Alasdair MacIntyre 1 (Transl. by: Andrei Korbut 2 )
  • 1 London Metropolitan University, 166-220 Holloway Road, London, N7 8DB, United Kingdom
  • 2 National Research University Higher School of Economics, 20 Myasnitskaya Str., Moscow, 101000, Russian Federation

A mistake about causality in social science

2013, vol. 12, No. 1, pp. 139–157 [issue contents]

The article considers the problem of actions–beliefs link. As author shows, the widespread approach in social science, those origins can be traced back to Hume and Mill and which tries to reveal the causal relations between beliefs and actions, is mistaken. It is mistaken because it proposes that, firstly, beliefs and actions are distinct and separately identifiable social phenomena and, secondly, causal connection consists in constant conjunction. MacIntyre, instead, proposes, taking as a starting point the distinction between physical movement and human action, to consider the actions–beliefs link in terms of the descriptions which the action should correspond to. If we, on being asked for an explanation of what we have done, refer it to an antecedent condition of a Humean kind, we precisely remove it from the class of actions and assign it to, most probably, the class of physical movements. To explain behavior as a genuinely human action, an explanation must refer to the customarily recognized rules of a particular social order. This presupposes that (1) action must fall under some description which is socially recognizable as the description of an action; (2) an action must fall under a description and my actions under a description available to me; and (3) agent can do only what he/she can describe. As an illustration of his approach, author examines the role of Stalin’s philosophical work “Dialectical and historical materialism” in the process of the ideological “closing” of Soviet society.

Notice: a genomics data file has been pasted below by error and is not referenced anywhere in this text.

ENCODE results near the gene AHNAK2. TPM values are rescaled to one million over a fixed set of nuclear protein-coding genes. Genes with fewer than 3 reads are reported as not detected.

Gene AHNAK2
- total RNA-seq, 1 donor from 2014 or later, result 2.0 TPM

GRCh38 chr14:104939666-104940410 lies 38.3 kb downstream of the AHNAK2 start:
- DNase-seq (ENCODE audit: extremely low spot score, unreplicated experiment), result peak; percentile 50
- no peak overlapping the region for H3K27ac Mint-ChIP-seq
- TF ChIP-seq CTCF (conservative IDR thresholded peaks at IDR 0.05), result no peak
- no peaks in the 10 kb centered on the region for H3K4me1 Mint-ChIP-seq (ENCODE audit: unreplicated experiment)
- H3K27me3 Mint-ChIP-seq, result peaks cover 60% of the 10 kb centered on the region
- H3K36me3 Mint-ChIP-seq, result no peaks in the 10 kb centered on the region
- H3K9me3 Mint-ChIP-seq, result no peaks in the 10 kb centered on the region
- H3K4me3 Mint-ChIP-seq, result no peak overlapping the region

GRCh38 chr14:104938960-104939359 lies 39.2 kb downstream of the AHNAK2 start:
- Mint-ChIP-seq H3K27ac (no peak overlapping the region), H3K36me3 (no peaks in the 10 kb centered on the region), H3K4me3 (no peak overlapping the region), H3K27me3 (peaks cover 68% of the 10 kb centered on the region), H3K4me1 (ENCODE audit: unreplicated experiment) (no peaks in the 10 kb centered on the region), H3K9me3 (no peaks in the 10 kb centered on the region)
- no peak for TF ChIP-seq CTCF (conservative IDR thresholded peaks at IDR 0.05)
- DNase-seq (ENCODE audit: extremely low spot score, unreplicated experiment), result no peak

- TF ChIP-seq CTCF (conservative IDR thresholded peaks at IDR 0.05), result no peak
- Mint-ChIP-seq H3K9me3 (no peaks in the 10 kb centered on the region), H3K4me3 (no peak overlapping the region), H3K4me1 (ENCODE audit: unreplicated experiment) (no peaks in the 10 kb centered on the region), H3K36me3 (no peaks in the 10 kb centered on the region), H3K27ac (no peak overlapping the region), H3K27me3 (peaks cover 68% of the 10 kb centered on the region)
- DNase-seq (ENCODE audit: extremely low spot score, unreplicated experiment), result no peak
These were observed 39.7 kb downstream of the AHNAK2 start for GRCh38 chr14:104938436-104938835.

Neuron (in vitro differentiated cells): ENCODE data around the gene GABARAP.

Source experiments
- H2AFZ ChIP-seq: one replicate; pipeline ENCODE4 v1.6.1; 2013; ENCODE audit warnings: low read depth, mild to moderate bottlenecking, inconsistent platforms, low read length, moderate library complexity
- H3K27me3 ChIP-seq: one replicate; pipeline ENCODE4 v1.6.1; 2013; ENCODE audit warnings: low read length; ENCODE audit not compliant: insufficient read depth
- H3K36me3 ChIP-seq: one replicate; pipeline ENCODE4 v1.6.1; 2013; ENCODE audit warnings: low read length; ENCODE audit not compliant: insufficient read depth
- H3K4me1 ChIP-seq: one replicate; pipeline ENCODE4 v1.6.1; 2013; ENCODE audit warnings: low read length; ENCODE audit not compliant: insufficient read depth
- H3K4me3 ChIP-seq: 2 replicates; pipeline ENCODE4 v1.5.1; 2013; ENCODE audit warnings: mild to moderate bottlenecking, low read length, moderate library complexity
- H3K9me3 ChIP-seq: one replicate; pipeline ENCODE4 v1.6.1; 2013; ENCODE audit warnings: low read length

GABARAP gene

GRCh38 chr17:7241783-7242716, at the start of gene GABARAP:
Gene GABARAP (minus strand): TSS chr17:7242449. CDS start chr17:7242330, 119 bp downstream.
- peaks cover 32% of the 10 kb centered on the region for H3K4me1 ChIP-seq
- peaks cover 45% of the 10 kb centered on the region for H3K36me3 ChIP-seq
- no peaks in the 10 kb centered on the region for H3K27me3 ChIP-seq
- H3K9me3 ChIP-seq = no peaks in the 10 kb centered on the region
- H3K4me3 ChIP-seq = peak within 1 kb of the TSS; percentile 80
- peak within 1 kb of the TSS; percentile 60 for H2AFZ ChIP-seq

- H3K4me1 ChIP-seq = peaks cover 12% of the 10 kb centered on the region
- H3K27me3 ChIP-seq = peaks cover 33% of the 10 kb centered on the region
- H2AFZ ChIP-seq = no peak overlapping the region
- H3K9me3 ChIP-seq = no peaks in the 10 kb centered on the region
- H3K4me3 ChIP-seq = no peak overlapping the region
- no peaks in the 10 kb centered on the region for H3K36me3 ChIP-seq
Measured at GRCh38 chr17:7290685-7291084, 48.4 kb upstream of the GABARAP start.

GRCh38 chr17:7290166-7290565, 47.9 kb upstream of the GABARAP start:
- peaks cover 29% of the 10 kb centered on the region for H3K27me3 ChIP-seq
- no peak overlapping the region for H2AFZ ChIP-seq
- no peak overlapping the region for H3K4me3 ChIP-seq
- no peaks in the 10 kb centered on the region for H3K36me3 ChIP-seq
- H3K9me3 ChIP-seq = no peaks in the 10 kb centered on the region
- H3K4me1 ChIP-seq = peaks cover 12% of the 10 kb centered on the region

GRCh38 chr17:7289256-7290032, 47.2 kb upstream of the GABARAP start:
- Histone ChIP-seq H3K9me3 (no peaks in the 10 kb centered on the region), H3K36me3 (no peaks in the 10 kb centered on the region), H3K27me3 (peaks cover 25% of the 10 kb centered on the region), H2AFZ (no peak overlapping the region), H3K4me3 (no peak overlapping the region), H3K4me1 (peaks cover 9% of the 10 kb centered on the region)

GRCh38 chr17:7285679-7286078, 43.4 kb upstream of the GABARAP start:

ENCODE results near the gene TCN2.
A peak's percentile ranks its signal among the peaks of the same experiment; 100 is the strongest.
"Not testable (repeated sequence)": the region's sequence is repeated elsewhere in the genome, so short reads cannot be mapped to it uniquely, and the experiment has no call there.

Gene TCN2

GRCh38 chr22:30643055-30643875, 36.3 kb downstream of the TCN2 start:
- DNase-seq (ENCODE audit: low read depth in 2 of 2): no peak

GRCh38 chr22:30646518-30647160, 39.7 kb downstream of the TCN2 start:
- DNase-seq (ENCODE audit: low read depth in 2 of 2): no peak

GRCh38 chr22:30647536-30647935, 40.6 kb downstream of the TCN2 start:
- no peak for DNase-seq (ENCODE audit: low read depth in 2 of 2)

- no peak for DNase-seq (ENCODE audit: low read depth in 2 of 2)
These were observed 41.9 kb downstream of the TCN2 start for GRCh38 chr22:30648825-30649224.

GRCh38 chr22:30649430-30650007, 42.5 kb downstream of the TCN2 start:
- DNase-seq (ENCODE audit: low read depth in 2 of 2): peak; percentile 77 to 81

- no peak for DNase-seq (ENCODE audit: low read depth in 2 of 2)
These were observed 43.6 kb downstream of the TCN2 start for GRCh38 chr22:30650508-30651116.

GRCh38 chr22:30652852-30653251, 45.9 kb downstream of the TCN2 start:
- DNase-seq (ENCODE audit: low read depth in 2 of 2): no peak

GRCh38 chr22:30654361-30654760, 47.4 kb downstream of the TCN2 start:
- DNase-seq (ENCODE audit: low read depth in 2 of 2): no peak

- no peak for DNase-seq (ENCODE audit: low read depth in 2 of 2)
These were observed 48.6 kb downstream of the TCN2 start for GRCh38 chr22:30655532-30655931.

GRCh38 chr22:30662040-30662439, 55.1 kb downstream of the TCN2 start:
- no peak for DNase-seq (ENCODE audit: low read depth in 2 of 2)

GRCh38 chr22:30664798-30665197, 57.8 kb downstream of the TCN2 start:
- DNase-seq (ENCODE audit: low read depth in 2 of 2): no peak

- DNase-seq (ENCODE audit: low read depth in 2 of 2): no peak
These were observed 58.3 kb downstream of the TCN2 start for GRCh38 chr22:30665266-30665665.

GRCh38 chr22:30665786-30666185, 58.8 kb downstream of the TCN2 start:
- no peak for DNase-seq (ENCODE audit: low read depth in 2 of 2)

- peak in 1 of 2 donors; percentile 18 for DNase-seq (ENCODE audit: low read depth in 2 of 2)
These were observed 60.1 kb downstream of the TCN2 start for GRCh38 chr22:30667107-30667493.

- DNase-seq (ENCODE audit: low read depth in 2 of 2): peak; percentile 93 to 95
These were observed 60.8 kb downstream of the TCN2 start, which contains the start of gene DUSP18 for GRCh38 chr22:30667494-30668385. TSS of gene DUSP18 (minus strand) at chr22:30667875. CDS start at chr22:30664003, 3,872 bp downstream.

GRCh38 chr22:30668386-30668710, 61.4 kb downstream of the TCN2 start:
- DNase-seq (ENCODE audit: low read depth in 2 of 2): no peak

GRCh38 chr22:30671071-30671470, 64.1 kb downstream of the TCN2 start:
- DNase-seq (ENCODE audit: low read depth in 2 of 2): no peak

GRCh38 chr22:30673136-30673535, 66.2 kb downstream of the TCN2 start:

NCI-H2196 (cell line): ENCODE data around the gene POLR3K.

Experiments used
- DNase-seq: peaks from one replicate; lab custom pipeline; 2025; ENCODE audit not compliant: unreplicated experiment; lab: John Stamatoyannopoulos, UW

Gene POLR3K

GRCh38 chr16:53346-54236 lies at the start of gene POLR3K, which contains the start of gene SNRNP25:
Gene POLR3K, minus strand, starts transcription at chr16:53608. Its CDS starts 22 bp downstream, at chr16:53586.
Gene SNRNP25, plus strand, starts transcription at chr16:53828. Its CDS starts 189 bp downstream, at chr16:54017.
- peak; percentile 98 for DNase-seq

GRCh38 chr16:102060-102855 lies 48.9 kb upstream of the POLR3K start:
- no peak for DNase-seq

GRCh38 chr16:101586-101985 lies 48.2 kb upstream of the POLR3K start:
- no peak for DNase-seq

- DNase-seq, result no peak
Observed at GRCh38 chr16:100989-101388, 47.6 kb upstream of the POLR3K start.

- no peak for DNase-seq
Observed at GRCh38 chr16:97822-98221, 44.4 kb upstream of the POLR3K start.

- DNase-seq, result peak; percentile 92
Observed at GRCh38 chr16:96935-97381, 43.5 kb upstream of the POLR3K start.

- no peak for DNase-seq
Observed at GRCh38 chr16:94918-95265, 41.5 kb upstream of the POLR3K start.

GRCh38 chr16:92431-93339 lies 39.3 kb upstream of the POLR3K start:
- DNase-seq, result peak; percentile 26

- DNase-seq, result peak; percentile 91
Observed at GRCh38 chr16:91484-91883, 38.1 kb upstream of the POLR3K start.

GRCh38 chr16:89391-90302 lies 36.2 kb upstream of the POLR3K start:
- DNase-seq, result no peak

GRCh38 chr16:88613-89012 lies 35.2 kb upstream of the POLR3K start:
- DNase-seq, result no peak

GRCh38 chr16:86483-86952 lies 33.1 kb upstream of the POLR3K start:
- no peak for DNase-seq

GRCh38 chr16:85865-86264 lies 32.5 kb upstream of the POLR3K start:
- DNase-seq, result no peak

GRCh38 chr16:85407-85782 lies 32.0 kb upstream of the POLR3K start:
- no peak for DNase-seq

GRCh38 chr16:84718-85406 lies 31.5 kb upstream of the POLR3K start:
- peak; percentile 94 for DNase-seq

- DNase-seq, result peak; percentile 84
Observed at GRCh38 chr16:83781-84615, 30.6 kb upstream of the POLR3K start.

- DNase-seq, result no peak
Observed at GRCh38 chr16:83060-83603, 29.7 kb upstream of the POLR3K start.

Citation: MacIntyre Alasdair (2013) Oshibka kauzal'nosti v sotsial'noy nauke [A mistake about causality in social science] The Russian Sociological Review, 1, pp. 139-157 (in Russian)
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